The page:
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Cop Pleads Guilty, Critics Urge Investigation

By Judith Scherr
Tuesday April 18, 2006

Former Berkeley Police Officer Sgt. Cary Kent, 53, pleaded guilty Friday to three felony charges: grand theft, possession of heroin, and possession of methamphetamine. 

Kent “stumbled,” said the officer’s attorney, Harry Stern of Rains, Lucia and Wilkinson in Pleasant Hill, describing his client’s actions moments after the plea. 

Stern negotiated with Deputy District Attorney Jim Panetta to give Kent, who had access to the drug evidence vault from September 2003 to January 2006, about five years of probation and no prison time in exchange for the guilty plea. 

Kent will be sentenced May 12 to a possible year in the county jail, Stern said.  

The joint police-district attorney investigation was limited to Kent and is closed. 

That troubles Andrea Pritchett of Berkeley Copwatch who is calling for an independent investigation of all police who had access to the evidence room.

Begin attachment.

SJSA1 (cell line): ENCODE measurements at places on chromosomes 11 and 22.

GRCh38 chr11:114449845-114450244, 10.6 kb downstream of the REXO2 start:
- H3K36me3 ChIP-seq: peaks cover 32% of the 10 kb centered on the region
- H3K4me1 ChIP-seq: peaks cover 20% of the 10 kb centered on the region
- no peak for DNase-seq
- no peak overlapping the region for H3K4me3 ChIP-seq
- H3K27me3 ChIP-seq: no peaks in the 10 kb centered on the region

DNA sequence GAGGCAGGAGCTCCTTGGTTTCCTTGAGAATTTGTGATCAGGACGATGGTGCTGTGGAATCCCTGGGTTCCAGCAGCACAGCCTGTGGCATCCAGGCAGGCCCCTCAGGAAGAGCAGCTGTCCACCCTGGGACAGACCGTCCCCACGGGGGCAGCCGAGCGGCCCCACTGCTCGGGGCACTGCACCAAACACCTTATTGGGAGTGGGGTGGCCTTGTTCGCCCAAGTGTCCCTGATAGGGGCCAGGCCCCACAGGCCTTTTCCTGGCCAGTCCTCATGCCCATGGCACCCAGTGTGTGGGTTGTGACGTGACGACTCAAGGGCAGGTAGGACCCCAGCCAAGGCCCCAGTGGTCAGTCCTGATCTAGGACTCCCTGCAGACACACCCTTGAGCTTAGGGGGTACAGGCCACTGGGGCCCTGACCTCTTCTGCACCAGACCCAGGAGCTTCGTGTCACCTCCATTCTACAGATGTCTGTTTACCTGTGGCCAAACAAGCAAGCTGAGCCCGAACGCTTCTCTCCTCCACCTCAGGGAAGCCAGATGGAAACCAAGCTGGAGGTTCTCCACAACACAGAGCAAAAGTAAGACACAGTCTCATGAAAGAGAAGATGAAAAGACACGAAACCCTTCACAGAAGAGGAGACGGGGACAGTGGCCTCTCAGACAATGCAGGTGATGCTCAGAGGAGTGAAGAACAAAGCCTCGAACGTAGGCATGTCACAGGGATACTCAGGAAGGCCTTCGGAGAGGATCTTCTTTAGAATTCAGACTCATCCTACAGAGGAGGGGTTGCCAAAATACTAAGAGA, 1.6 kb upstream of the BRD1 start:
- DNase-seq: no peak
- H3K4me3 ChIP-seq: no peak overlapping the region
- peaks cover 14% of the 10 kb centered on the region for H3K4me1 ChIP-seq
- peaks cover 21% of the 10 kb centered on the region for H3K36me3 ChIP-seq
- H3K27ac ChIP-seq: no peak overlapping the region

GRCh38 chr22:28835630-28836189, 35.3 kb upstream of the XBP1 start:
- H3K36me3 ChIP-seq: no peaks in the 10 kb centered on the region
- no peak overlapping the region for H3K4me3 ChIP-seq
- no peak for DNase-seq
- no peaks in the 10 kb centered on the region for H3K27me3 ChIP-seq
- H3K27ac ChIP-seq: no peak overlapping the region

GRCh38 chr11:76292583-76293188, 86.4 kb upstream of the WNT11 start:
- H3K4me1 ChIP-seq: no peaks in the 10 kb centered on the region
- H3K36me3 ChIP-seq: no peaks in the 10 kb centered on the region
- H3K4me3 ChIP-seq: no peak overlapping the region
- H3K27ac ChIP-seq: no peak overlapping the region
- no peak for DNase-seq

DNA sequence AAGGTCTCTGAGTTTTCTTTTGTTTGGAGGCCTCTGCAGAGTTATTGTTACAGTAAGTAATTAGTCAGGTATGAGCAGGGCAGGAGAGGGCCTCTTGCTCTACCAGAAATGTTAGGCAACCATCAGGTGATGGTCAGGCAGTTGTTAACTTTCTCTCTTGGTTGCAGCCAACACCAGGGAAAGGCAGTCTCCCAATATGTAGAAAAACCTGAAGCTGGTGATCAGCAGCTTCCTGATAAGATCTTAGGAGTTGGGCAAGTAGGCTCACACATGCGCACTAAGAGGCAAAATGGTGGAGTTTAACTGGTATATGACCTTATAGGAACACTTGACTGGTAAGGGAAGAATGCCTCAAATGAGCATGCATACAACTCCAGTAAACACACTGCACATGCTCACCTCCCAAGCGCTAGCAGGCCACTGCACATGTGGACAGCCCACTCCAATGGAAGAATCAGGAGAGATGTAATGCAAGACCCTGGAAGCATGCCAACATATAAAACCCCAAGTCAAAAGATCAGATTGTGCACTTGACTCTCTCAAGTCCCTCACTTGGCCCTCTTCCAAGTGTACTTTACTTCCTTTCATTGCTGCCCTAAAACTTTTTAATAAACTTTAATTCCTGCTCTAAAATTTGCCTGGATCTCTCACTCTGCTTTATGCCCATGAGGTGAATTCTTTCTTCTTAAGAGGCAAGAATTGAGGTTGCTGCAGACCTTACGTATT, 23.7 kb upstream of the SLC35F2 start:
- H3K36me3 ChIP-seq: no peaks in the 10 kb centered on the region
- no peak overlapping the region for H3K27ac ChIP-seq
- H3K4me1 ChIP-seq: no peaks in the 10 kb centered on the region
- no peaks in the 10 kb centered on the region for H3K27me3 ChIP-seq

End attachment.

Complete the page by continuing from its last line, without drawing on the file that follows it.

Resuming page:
“The other [four] officers with access to the evidence room were not investigated,” Pritchett said.  

While investigators found 181 bags of evidence scheduled for destruction had been tampered with, Pritchett said investigators should review all the drug evidence that passed through Kent’s hands. One of Kent’s tasks was to check drug evidence into the evidence vault. 

The City Council should take a more proactive role in ascertaining whether the problem goes beyond Kent, she added. 

Calling the council responsibility in this case “pretty limited,” Councilmember Laurie Capitelli said he is satisfied with the council role. 

“This appeared to be an isolated incident,” he said. 

He further noted that the city is bringing in an independent agency—the California Commission on Peace Officers Standard of Training—to audit current police procedures. 

Mayor Tom Bates agreed that the council should play a limited role in investigating personnel matters, but said he wants the Police Review Commission to review “the whole way evidence is handled.” 

Speaking to reporters outside the courtroom after Kent pled guilty, Stern, a former Berkeley police officer, emphasized that his client had “scores of commendations,” and that he was now “on the mend.” 

Kent hurt no one but himself, Stern said 

“He took responsibility for a temporary lapse,” he said. “We’re all capable of making mistakes.” 

The almost 20-year Berkeley police officer, who was allowed to retire on March 14 “rather than cooperate with BPD Internal Affairs staff regarding the investigation,” according to a BPD statement, remains out of custody until he is sentenced. 

Panetta said he did not know if Kent would be placed within the regular jail population..